Tuesday, August 7, 2012

Working and Eating

As my Facebook friends know, I recently had an epiphany: "full-time freelance work" does, in fact, involve working full time, a concept that had not quite made it into my consciousness before now. I have spent much of my time since last Friday sitting on the couch with my laptop and a pad of paper, a cat at my feet and a bottle of water on the table, earning a living. While I am quite happy to be back in a situation where I don't have to get out of my pajamas in order to go to work, this freedom has a price, and that includes working on the weekend. And first thing in the morning. And between errands. And any and all hours it takes to finish the projects I've committed to. Picturesque French adventures are in my future - I'm going to spend the day tomorrow walking around a small lake near Nouzilly with a group of people I haven't met yet, followed by a picnic on the lawn, and a friendly (I hope) pétanque tournament after. The weather forecast calls for sunny skies and mid-70s temperatures; it's been cool and overcast and often rainy the past few days, which has actually been fine, since that tempts me less to walk away from the computer.

But there has been food, though not really anything too different from what I usually eat, with some exceptions. Like this "Hildegard of Bingen" salt that I've been putting on many things, including the tomato and cucumber and herb salad in the photo above - the one accompanying the gluten-free baguette (!) topped with pâté de campagne. Besides sea salt, there's paprika, hyssop, parsley, chives, garlic, galangal root, sage, and ramsons (wild garlic, or "bear's garlic" in French, the spring green that Rapunzel's mother craved in the fairy tales). All of these are, according to the producer, taken from Hildegarde of Bingen's medical writings and combined to make "a delicious condiment with digestive, tonic, diuretic, and body-reinforcing virtues." I added some to my breakfast of soy yoghurt-topped lentil salad this morning.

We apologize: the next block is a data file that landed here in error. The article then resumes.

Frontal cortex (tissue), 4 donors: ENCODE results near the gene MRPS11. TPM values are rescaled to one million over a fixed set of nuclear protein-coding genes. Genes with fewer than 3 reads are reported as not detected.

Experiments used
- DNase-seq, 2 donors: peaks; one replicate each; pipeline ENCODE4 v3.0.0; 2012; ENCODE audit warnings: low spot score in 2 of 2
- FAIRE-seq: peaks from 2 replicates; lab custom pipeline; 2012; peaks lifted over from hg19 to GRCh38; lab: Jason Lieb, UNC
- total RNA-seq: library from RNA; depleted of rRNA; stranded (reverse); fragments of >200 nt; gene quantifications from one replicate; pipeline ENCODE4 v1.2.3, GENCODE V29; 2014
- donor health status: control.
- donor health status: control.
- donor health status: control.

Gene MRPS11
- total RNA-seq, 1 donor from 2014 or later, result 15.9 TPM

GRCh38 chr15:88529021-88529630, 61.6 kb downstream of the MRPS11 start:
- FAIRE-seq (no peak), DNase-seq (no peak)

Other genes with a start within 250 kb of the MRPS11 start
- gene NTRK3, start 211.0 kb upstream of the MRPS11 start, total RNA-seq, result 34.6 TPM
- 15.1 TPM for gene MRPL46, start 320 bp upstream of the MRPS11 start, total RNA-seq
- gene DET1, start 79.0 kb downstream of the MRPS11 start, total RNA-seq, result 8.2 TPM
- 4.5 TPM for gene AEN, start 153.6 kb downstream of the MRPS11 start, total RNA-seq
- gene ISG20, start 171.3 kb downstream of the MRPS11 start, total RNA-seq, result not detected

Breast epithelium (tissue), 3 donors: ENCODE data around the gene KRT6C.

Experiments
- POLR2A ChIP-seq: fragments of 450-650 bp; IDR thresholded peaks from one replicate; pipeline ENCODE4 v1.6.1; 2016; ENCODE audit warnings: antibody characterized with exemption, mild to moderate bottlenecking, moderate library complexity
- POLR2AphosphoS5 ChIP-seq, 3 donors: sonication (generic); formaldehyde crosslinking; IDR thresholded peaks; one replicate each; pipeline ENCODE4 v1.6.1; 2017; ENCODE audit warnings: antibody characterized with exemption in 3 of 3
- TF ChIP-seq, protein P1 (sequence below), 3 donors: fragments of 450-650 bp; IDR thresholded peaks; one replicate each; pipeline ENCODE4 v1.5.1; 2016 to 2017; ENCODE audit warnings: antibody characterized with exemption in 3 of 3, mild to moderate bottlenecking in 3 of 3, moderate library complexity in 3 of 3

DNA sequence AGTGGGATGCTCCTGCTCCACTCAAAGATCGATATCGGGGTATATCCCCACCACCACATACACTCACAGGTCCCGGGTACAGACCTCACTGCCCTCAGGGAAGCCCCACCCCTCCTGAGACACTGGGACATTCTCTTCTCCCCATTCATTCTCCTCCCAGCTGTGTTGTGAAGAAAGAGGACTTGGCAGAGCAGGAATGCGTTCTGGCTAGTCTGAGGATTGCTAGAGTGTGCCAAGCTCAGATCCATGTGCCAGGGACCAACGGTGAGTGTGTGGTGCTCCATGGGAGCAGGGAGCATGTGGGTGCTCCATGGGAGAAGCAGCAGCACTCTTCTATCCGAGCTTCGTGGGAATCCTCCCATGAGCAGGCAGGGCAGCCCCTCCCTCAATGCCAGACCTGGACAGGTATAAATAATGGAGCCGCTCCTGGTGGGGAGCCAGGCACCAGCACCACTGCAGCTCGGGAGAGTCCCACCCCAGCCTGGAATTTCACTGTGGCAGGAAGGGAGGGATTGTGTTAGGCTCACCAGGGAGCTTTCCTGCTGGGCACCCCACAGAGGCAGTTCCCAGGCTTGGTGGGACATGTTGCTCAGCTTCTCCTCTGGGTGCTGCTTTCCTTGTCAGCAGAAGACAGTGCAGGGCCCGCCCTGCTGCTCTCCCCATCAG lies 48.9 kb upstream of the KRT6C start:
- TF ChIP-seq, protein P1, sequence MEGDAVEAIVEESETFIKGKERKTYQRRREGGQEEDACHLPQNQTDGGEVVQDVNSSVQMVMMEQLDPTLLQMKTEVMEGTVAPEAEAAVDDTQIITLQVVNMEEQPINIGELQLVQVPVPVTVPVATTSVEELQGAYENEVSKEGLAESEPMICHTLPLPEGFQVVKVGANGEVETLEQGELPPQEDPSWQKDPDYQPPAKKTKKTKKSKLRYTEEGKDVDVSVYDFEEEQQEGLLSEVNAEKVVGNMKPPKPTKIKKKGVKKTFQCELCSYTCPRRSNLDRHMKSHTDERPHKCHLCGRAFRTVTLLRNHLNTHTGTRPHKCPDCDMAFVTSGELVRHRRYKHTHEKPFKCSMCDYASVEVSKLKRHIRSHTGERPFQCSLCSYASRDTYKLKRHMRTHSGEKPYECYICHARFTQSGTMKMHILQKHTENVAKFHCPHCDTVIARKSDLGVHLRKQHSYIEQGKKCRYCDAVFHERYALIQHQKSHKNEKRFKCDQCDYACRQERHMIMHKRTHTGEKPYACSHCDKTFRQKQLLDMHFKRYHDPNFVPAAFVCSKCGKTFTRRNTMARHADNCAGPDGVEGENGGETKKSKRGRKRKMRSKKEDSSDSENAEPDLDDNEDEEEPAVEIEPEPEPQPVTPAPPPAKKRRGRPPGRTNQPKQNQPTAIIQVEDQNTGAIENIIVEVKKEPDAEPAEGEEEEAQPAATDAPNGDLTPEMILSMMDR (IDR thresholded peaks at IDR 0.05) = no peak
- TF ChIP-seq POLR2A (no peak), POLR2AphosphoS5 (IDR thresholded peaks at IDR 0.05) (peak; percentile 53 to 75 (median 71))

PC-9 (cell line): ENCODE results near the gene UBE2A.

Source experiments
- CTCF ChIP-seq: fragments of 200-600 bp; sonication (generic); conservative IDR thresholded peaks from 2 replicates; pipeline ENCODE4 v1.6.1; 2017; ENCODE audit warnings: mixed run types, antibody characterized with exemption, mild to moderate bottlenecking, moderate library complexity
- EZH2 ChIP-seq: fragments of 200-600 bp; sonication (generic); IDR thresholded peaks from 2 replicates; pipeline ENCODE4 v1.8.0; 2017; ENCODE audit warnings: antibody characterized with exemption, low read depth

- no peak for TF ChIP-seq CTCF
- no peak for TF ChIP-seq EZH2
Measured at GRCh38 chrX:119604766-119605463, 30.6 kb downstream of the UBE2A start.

I did not buy any of the donkey's-milk soap at the garlic and basil fair last week, but I had an interesting conversation with the vendor, who told me that all of the soap sold in France is regulated and has to be produced by one of five laboratories. While anyone's free to make their own soap, there are no cottage industries here for soap; if you want to sell your soap, you send all of the ingredients and instructions to the lab, and they make it for you. I may look for it again though, because the stuff I bought at the store is drying out my face something fierce. And if it was good enough for Cleopatra, it's good enough for me.

I must get back to work now, so that I can go to Nouzilly tomorrow with a clear conscience.

Mieux vaut une conscience tranquille qu'une destinée prospère. J'aime mieux un bon sommeil qu'un bon lit.
- Victor Hugo (1846)

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